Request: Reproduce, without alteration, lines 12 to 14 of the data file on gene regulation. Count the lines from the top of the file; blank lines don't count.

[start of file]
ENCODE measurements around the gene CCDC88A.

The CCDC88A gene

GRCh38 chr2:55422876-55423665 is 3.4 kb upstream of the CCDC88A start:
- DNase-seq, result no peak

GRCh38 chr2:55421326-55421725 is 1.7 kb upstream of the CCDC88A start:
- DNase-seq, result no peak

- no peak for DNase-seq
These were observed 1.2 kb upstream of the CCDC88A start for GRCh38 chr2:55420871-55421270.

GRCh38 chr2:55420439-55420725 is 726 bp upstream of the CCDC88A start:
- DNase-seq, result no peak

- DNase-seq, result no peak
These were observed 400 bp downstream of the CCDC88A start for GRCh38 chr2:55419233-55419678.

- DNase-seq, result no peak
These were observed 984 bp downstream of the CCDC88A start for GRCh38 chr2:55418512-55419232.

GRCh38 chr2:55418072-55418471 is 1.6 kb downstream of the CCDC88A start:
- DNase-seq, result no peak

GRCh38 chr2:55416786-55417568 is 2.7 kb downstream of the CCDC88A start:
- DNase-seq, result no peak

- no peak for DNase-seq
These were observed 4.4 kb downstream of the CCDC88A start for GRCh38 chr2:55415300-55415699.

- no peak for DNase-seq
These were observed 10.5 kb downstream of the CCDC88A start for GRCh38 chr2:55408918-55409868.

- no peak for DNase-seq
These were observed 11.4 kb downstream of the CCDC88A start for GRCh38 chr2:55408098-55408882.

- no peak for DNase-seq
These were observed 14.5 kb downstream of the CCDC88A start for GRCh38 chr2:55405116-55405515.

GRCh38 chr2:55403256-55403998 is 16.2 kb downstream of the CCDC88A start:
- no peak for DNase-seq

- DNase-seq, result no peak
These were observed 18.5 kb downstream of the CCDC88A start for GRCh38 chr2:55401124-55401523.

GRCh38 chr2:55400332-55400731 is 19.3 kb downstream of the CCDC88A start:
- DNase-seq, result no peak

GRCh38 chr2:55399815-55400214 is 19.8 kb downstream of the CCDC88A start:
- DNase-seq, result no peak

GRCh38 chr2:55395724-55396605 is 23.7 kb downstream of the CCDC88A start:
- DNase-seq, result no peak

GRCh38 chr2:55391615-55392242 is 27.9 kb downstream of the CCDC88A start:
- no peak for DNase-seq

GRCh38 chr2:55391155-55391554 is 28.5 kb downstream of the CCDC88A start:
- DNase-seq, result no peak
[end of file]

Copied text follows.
These were observed 400 bp downstream of the CCDC88A start for GRCh38 chr2:55419233-55419678.

- DNase-seq, result no peak
These were observed 984 bp downstream of the CCDC88A start for GRCh38 chr2:55418512-55419232.